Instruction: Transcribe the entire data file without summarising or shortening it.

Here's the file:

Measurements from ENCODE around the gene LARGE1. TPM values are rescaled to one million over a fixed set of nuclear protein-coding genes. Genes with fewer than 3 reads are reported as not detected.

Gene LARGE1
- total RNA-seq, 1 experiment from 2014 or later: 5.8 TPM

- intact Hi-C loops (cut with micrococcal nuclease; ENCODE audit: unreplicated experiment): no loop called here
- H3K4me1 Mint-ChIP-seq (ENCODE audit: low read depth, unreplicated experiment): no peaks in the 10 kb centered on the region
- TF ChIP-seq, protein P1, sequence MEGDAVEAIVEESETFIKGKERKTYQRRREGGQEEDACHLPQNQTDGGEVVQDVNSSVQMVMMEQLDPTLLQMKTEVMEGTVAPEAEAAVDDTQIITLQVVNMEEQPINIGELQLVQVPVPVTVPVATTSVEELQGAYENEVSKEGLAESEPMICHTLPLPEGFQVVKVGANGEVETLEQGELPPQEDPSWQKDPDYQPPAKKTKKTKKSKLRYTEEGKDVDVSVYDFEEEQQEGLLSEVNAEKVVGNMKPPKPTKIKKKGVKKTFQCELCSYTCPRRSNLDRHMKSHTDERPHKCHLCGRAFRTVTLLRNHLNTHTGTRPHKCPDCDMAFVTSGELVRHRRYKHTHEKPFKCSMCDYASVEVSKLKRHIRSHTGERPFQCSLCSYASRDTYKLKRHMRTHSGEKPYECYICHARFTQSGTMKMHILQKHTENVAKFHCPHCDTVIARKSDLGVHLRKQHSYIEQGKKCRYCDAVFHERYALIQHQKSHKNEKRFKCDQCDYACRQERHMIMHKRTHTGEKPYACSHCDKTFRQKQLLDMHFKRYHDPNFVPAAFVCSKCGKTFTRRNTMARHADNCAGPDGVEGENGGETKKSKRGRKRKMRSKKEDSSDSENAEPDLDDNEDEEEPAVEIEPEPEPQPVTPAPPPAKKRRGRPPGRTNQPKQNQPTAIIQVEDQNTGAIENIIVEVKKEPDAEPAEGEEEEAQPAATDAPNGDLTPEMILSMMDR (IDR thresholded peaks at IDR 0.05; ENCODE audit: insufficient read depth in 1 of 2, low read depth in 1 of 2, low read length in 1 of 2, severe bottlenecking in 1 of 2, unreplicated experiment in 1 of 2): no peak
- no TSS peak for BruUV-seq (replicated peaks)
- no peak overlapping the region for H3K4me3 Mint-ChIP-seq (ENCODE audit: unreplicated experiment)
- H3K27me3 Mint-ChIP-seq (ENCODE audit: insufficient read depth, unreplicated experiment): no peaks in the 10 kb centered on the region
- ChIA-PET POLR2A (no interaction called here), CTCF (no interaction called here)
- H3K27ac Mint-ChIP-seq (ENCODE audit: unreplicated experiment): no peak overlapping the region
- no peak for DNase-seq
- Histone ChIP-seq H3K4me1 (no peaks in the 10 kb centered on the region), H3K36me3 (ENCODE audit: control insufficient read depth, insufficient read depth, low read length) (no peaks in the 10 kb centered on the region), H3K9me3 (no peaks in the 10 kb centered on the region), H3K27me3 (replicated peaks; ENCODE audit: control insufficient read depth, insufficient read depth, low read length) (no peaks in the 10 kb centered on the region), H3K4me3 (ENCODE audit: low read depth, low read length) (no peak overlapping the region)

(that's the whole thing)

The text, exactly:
Measurements from ENCODE around the gene LARGE1. TPM values are rescaled to one million over a fixed set of nuclear protein-coding genes. Genes with fewer than 3 reads are reported as not detected.

Gene LARGE1
- total RNA-seq, 1 experiment from 2014 or later: 5.8 TPM

- intact Hi-C loops (cut with micrococcal nuclease; ENCODE audit: unreplicated experiment): no loop called here
- H3K4me1 Mint-ChIP-seq (ENCODE audit: low read depth, unreplicated experiment): no peaks in the 10 kb centered on the region
- TF ChIP-seq, protein P1, sequence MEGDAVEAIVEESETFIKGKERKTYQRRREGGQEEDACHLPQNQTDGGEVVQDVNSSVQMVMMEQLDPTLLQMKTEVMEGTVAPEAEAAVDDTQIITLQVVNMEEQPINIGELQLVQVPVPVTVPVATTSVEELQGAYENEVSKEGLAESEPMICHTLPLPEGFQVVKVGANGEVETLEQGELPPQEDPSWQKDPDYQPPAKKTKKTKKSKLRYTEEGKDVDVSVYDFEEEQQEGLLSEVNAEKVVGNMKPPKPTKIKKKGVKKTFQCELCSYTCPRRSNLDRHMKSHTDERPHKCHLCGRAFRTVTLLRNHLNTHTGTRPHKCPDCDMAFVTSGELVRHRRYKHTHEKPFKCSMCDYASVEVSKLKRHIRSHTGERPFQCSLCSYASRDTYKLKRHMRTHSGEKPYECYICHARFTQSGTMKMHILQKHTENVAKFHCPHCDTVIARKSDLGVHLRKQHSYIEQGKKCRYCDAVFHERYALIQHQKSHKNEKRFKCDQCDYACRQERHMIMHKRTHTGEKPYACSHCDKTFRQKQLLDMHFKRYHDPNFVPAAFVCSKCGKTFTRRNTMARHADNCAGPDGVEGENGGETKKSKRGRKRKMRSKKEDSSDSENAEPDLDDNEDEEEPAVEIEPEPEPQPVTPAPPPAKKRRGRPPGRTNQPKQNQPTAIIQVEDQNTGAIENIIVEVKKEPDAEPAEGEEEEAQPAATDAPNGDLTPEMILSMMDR (IDR thresholded peaks at IDR 0.05; ENCODE audit: insufficient read depth in 1 of 2, low read depth in 1 of 2, low read length in 1 of 2, severe bottlenecking in 1 of 2, unreplicated experiment in 1 of 2): no peak
- no TSS peak for BruUV-seq (replicated peaks)
- no peak overlapping the region for H3K4me3 Mint-ChIP-seq (ENCODE audit: unreplicated experiment)
- H3K27me3 Mint-ChIP-seq (ENCODE audit: insufficient read depth, unreplicated experiment): no peaks in the 10 kb centered on the region
- ChIA-PET POLR2A (no interaction called here), CTCF (no interaction called here)
- H3K27ac Mint-ChIP-seq (ENCODE audit: unreplicated experiment): no peak overlapping the region
- no peak for DNase-seq
- Histone ChIP-seq H3K4me1 (no peaks in the 10 kb centered on the region), H3K36me3 (ENCODE audit: control insufficient read depth, insufficient read depth, low read length) (no peaks in the 10 kb centered on the region), H3K9me3 (no peaks in the 10 kb centered on the region), H3K27me3 (replicated peaks; ENCODE audit: control insufficient read depth, insufficient read depth, low read length) (no peaks in the 10 kb centered on the region), H3K4me3 (ENCODE audit: low read depth, low read length) (no peak overlapping the region)